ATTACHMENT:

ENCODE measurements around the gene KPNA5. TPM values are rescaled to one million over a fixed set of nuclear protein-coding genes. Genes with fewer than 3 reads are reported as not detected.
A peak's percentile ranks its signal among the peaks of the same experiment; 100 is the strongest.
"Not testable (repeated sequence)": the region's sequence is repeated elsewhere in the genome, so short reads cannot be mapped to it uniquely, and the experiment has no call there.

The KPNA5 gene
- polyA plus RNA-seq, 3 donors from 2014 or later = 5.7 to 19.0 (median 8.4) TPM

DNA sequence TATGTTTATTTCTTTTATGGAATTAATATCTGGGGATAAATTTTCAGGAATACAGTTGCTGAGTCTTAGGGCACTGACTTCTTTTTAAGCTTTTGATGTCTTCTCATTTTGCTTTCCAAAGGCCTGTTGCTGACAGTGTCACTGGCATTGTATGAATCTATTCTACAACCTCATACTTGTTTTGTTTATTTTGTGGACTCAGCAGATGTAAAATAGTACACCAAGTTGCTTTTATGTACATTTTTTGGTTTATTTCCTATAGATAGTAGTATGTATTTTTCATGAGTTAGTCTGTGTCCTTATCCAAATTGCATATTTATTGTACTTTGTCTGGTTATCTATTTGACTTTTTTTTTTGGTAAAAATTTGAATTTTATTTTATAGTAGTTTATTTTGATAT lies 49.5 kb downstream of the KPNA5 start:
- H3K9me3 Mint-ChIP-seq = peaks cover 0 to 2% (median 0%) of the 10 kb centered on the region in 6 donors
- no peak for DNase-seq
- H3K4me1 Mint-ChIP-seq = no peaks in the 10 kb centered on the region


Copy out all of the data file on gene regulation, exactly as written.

ENCODE measurements around the gene KPNA5. TPM values are rescaled to one million over a fixed set of nuclear protein-coding genes. Genes with fewer than 3 reads are reported as not detected.
A peak's percentile ranks its signal among the peaks of the same experiment; 100 is the strongest.
"Not testable (repeated sequence)": the region's sequence is repeated elsewhere in the genome, so short reads cannot be mapped to it uniquely, and the experiment has no call there.

The KPNA5 gene
- polyA plus RNA-seq, 3 donors from 2014 or later = 5.7 to 19.0 (median 8.4) TPM

DNA sequence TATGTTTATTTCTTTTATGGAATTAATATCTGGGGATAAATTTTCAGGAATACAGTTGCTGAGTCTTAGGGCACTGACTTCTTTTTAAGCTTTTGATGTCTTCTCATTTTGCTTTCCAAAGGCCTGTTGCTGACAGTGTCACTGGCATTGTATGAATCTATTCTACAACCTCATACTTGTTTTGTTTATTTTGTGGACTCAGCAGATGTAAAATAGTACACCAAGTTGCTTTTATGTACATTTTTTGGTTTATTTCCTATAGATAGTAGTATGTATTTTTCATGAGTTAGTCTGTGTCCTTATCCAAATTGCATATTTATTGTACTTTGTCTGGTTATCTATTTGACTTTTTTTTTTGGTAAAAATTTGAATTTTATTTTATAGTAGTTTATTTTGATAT lies 49.5 kb downstream of the KPNA5 start:
- H3K9me3 Mint-ChIP-seq = peaks cover 0 to 2% (median 0%) of the 10 kb centered on the region in 6 donors
- no peak for DNase-seq
- H3K4me1 Mint-ChIP-seq = no peaks in the 10 kb centered on the region